We thought the cats would be overjoyed to find themselves with more space than their little kitty brains could ever figure out what to do with, but so far they've been cowering under our bed upstairs, venturing down only for brief recon missions and tearing back upstairs at the first unfamiliar sound. Dummies.
I just love the layout of this place. We settled on the idea of buying a townhouse pretty early on, but I've never been especially fond of tall, skinny townhouses built like a Saltine box set on end -- and those are all the rage in good old NoVa at the moment. We saw one model still under construction in a snooty Fairfax development. Even without any furniture in the rooms, Bill and I could barely keep from smacking into each other while we walked through the place. Ugh. No thanks.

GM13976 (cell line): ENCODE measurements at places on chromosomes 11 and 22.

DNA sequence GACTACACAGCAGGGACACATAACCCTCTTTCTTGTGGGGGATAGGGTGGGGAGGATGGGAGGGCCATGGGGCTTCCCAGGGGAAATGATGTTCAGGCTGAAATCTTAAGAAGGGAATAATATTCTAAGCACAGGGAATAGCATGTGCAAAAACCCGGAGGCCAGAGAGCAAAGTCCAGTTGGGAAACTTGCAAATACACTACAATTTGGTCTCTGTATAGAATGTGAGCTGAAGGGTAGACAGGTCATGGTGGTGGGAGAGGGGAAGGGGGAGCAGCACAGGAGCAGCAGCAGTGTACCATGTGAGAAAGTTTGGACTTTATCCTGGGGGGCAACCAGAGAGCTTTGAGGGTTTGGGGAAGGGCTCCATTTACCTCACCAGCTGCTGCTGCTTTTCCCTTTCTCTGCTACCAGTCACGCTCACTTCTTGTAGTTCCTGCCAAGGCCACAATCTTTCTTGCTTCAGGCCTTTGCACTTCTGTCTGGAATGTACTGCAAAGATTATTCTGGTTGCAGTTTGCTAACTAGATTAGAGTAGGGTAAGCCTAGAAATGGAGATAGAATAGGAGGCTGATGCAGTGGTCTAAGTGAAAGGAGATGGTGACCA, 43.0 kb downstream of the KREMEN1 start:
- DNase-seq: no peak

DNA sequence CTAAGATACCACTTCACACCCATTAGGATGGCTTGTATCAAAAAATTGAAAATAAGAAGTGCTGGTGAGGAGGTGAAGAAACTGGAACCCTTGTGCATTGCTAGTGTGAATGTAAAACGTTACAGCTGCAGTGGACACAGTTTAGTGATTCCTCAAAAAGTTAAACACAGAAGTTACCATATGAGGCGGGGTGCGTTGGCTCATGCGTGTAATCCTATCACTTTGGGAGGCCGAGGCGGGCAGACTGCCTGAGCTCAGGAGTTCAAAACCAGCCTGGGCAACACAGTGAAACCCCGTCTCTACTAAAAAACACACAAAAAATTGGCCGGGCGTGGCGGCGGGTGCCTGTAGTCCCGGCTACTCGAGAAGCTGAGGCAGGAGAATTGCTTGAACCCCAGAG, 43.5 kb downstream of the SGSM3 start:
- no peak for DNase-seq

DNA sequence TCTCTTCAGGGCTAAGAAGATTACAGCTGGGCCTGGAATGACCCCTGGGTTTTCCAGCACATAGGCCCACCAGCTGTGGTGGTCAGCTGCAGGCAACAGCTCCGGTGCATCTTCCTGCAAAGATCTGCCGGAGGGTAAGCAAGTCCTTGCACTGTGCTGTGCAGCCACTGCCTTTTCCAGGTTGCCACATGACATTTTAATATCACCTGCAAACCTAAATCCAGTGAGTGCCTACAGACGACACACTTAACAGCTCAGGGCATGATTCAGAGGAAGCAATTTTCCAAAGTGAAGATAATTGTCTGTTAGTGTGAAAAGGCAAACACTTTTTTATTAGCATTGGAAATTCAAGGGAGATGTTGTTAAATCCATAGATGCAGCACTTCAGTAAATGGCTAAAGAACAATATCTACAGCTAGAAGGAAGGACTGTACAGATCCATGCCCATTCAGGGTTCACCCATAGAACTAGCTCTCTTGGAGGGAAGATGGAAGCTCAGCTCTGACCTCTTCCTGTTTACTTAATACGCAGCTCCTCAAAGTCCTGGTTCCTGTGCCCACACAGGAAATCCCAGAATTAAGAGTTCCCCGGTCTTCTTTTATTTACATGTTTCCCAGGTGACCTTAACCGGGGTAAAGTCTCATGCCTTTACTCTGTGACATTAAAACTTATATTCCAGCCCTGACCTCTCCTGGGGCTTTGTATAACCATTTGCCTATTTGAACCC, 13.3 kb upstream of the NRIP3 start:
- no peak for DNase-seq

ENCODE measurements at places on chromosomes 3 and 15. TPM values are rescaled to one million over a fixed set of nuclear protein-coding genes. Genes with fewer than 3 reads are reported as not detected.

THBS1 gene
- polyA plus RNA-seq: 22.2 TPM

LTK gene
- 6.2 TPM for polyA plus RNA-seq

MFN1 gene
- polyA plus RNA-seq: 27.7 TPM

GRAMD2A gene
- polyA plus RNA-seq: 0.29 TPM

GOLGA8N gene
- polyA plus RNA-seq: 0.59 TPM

It didn't help that we were getting a buttload of attitude from the hoity-toity agent responsible for showing the model homes. Bill and I and our realtor had busted tail to leave work early and meet up at the Metro station and get there before 6:00, which was when the models were supposed to close for the day. You'd think 4:30 would be time enough, but no. First Miss Snoot didn't want to take us to see a model because she claimed it was too dark outside. Ridiculous -- it was barely dusk. Then all the houses in each style were already sold out except for one style, and the model for that one wasn't finished. Then she didn't want to show us an unfinished model. Isn't it amazing when a person whose job is to sell you something goes out of her way to not sell you that something? She did a great job of convincing me I didn't want to live there even before I saw the model Saltine box. Hope the bitch is enjoying that big fat juicy commission she didn't get.